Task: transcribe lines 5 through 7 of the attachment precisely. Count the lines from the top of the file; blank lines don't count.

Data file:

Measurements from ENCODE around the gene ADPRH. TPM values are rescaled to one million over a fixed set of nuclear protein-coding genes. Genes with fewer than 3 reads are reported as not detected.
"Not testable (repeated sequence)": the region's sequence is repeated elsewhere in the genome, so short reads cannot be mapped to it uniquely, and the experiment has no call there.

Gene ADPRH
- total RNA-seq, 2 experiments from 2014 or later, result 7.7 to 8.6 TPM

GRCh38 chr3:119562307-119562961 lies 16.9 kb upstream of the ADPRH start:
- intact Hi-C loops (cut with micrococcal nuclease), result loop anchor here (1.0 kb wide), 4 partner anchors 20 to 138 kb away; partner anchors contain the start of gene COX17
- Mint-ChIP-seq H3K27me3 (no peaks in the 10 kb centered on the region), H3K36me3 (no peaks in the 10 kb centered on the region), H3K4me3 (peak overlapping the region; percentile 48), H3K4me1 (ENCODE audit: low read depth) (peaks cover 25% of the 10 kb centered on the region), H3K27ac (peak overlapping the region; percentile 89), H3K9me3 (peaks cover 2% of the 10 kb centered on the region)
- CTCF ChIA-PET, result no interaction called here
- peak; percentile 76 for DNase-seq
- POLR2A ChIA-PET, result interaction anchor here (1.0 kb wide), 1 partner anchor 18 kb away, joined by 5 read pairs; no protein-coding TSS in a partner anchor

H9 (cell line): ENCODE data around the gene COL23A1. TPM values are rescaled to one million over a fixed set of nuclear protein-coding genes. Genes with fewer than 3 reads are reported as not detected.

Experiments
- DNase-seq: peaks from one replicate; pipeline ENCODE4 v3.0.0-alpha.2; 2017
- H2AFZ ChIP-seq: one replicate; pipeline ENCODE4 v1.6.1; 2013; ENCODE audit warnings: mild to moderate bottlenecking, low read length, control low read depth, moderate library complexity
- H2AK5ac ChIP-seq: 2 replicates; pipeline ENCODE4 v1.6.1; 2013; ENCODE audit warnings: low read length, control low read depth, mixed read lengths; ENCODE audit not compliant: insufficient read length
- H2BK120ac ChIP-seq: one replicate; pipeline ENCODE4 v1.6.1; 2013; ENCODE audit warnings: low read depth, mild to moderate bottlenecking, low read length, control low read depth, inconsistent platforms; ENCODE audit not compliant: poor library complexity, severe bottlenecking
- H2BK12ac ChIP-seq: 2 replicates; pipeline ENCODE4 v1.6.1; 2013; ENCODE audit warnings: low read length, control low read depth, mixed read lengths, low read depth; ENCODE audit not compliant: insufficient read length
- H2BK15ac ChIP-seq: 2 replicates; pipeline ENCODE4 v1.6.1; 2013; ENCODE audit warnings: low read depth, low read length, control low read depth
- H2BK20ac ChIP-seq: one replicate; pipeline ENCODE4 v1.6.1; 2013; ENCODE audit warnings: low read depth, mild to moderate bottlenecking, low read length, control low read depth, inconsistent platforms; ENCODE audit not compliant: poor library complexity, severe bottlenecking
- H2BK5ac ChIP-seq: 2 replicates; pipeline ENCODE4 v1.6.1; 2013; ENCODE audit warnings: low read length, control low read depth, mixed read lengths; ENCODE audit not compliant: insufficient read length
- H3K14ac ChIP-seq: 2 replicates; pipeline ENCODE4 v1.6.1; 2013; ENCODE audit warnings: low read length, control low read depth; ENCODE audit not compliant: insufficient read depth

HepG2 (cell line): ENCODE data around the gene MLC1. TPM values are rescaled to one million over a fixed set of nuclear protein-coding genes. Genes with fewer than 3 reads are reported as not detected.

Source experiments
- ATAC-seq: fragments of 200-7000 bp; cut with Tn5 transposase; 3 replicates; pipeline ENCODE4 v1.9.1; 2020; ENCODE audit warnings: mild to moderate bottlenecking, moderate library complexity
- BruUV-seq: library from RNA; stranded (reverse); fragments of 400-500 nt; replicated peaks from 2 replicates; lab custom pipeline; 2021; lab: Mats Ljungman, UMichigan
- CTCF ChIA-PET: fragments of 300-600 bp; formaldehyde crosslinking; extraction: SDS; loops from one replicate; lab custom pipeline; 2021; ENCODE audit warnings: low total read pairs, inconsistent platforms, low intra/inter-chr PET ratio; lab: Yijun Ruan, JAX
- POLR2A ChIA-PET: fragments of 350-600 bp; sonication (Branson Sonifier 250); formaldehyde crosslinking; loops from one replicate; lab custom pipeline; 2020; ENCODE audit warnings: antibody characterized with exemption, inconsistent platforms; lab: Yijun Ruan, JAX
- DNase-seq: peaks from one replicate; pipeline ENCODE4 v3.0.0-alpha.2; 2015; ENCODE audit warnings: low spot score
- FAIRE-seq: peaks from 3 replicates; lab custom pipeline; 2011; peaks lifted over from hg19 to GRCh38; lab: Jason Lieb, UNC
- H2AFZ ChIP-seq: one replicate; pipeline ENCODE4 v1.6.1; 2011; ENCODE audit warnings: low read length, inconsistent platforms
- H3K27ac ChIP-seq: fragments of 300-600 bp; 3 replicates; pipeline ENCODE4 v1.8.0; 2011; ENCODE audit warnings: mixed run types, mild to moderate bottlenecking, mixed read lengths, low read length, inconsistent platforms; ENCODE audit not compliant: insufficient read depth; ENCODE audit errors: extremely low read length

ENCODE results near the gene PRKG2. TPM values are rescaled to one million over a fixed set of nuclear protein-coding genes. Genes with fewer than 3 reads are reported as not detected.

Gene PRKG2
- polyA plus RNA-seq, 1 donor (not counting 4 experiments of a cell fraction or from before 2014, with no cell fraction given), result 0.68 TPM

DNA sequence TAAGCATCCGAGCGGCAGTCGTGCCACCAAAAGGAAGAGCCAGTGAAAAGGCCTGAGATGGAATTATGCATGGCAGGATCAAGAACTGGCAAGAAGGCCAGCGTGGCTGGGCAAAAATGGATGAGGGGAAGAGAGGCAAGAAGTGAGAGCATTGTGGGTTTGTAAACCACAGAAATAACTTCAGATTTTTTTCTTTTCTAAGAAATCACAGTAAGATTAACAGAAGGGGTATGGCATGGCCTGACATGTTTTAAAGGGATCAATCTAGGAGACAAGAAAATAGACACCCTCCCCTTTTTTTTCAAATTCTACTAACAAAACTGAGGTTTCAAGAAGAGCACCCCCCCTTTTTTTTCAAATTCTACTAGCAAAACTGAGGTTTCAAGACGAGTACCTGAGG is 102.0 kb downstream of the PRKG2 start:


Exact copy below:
GRCh38 chr3:119562307-119562961 lies 16.9 kb upstream of the ADPRH start:
- intact Hi-C loops (cut with micrococcal nuclease), result loop anchor here (1.0 kb wide), 4 partner anchors 20 to 138 kb away; partner anchors contain the start of gene COX17
- Mint-ChIP-seq H3K27me3 (no peaks in the 10 kb centered on the region), H3K36me3 (no peaks in the 10 kb centered on the region), H3K4me3 (peak overlapping the region; percentile 48), H3K4me1 (ENCODE audit: low read depth) (peaks cover 25% of the 10 kb centered on the region), H3K27ac (peak overlapping the region; percentile 89), H3K9me3 (peaks cover 2% of the 10 kb centered on the region)